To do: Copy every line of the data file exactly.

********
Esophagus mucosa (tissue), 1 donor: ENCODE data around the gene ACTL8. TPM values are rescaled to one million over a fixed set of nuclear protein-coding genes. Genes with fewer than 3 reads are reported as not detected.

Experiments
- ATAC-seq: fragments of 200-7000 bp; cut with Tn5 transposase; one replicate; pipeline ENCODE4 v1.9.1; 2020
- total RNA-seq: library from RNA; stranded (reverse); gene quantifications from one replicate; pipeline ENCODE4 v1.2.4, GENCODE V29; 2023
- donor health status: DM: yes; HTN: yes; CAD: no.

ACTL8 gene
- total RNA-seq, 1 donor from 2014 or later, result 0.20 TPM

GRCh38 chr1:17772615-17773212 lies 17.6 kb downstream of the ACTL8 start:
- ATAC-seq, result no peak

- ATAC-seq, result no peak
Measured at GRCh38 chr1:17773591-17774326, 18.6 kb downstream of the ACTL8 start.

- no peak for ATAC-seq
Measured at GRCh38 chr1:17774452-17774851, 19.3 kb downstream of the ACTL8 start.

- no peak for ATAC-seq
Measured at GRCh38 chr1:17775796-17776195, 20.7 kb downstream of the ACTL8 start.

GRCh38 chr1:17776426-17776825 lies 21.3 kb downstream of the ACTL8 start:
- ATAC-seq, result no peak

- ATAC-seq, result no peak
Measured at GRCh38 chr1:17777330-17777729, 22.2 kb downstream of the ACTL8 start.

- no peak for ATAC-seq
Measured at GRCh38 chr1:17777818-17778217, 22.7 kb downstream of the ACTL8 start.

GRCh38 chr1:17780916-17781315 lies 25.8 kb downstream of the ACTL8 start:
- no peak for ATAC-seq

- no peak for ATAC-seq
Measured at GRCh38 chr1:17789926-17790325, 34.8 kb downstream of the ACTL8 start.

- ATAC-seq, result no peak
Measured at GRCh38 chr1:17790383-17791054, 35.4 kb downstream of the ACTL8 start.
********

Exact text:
Esophagus mucosa (tissue), 1 donor: ENCODE data around the gene ACTL8. TPM values are rescaled to one million over a fixed set of nuclear protein-coding genes. Genes with fewer than 3 reads are reported as not detected.

Experiments
- ATAC-seq: fragments of 200-7000 bp; cut with Tn5 transposase; one replicate; pipeline ENCODE4 v1.9.1; 2020
- total RNA-seq: library from RNA; stranded (reverse); gene quantifications from one replicate; pipeline ENCODE4 v1.2.4, GENCODE V29; 2023
- donor health status: DM: yes; HTN: yes; CAD: no.

ACTL8 gene
- total RNA-seq, 1 donor from 2014 or later, result 0.20 TPM

GRCh38 chr1:17772615-17773212 lies 17.6 kb downstream of the ACTL8 start:
- ATAC-seq, result no peak

- ATAC-seq, result no peak
Measured at GRCh38 chr1:17773591-17774326, 18.6 kb downstream of the ACTL8 start.

- no peak for ATAC-seq
Measured at GRCh38 chr1:17774452-17774851, 19.3 kb downstream of the ACTL8 start.

- no peak for ATAC-seq
Measured at GRCh38 chr1:17775796-17776195, 20.7 kb downstream of the ACTL8 start.

GRCh38 chr1:17776426-17776825 lies 21.3 kb downstream of the ACTL8 start:
- ATAC-seq, result no peak

- ATAC-seq, result no peak
Measured at GRCh38 chr1:17777330-17777729, 22.2 kb downstream of the ACTL8 start.

- no peak for ATAC-seq
Measured at GRCh38 chr1:17777818-17778217, 22.7 kb downstream of the ACTL8 start.

GRCh38 chr1:17780916-17781315 lies 25.8 kb downstream of the ACTL8 start:
- no peak for ATAC-seq

- no peak for ATAC-seq
Measured at GRCh38 chr1:17789926-17790325, 34.8 kb downstream of the ACTL8 start.

- ATAC-seq, result no peak
Measured at GRCh38 chr1:17790383-17791054, 35.4 kb downstream of the ACTL8 start.